While the U.S. Federal Government is rumored to be investigating something like Bitcoin for the Federal Treasury, I expect some of the more ‘progressive’ States to try it first (my bet would be on California). How well it succeeds there may encourage or discourage a Federal version (which would include free Federal Debit cards).
We aren’t really that far behind, unfortunately.
Just Wow! It’s so hard to write things that close to home. So thanks for taking the time and mentally pushing through to write this for us.
Personally im not looking forward to us here in Australia going cash free. Signs are already around, some big change stores won’t accept cash covid19 spread being the issue. In regards to the American coin shortages, I don’t believe what they are telling America’s to be true . I’ve been looking into buying silver coins. And there is so many American coins and currency available I was shocked.
I hope we never go cash less, it is a way to track what we are spending and where. It also puts those who have less in a harder position, like those that pay cash at op shops , or trading post items , road side produce sellers . Sending blessings your way for you and your country and a small donation to your PayPal xxxxx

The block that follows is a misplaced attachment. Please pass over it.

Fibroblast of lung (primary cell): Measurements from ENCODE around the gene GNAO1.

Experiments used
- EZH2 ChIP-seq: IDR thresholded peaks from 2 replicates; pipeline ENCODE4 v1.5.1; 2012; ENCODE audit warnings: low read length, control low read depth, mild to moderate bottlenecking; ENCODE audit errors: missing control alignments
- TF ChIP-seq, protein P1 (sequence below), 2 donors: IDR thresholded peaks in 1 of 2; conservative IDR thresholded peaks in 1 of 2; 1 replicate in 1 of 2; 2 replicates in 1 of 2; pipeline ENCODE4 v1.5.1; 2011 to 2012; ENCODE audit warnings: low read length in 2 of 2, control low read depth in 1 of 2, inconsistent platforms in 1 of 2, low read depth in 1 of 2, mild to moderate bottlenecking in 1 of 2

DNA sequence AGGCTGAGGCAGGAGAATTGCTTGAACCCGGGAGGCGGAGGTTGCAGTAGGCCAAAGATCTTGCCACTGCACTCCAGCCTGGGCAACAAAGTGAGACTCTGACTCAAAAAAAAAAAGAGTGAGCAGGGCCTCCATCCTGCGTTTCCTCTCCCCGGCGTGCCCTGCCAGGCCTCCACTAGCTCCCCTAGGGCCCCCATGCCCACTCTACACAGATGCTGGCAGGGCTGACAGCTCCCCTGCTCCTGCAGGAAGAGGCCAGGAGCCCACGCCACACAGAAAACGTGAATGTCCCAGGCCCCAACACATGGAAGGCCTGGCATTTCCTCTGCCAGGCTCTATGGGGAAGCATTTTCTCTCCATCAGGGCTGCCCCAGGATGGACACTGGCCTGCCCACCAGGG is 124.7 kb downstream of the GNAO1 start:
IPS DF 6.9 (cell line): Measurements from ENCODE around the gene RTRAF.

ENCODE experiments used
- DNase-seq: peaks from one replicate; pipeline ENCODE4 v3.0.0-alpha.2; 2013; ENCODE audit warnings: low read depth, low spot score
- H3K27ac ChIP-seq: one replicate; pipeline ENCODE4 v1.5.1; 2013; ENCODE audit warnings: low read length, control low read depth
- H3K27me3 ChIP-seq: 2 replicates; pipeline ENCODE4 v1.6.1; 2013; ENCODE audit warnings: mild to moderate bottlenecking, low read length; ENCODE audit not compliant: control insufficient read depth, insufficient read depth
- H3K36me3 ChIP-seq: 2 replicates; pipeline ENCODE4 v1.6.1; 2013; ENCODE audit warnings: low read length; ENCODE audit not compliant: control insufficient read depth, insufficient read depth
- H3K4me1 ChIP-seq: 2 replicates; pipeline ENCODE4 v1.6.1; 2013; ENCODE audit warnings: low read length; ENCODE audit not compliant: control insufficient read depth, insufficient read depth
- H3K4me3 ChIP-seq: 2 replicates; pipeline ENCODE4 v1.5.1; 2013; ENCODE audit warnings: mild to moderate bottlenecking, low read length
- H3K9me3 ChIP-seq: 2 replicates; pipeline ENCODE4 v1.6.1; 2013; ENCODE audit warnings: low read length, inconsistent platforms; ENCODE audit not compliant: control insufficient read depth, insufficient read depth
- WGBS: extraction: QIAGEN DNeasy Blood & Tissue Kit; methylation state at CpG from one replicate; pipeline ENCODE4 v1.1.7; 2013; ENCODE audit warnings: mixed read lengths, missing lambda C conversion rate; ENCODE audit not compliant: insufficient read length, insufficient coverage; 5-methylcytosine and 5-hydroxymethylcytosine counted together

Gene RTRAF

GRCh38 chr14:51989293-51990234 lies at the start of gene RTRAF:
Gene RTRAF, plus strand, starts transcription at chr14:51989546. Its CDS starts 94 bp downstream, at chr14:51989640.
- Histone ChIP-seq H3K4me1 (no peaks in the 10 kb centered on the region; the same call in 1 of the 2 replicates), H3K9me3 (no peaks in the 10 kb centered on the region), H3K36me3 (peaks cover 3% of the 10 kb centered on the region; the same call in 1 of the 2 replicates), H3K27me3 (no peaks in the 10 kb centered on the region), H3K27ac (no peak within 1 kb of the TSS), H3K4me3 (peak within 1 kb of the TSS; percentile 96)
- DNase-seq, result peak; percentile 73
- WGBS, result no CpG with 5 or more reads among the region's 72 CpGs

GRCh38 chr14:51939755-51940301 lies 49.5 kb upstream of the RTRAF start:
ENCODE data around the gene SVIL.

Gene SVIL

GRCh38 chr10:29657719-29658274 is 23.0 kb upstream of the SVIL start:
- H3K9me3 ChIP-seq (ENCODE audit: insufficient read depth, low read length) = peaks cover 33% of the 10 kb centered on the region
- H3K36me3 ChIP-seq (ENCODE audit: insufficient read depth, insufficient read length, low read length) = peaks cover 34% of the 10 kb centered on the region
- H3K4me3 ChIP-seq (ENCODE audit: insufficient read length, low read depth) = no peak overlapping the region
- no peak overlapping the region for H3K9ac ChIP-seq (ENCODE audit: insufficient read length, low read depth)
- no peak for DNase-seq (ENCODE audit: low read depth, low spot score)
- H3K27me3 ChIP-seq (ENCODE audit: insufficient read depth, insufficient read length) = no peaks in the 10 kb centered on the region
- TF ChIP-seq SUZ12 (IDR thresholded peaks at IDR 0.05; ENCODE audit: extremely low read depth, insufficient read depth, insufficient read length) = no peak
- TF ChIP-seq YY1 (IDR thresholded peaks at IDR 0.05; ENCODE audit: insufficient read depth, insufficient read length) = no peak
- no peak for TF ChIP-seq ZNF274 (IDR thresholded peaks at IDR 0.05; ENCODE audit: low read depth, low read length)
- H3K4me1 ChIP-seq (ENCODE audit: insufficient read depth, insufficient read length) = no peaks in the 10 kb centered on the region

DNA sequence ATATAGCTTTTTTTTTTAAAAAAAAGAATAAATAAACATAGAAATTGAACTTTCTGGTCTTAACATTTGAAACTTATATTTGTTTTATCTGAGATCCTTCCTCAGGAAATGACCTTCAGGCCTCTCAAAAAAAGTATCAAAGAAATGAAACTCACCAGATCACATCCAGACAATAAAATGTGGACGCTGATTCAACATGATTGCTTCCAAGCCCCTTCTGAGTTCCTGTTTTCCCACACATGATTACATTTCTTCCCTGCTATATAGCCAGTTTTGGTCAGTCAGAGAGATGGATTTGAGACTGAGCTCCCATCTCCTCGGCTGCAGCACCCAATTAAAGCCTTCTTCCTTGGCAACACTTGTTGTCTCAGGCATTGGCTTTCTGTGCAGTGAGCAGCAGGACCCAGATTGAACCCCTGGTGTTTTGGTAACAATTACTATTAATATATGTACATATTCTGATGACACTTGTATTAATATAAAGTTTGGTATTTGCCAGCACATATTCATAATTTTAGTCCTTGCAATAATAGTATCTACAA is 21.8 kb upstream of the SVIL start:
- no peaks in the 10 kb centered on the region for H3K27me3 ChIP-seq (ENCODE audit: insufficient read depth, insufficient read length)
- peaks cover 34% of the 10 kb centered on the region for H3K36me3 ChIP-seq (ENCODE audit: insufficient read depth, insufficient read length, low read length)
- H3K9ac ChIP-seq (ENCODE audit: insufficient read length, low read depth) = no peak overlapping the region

Thanks, and I will keep writing until my last breath, even after my country is free. It´s a pleasure to inform people all over the world about what is happening, and provide them some guidance to allow improve their preparedness level.
Your generosity couldn´t have come in a better moment.
How heartbreaking Jose! It is absolutely sickening to think that somebodies are actually using a whole sovereign nation to conduct such a heartless experiment in controlling a once-prosperous people.
The Chinese, et al, have now been used to such for generations. But for other countries, it is such a shock to experience the utter callousness of authorities who are bank-rolled by the PTB in taking a people down. Satanic. Demonic. What other kinds of description can there be?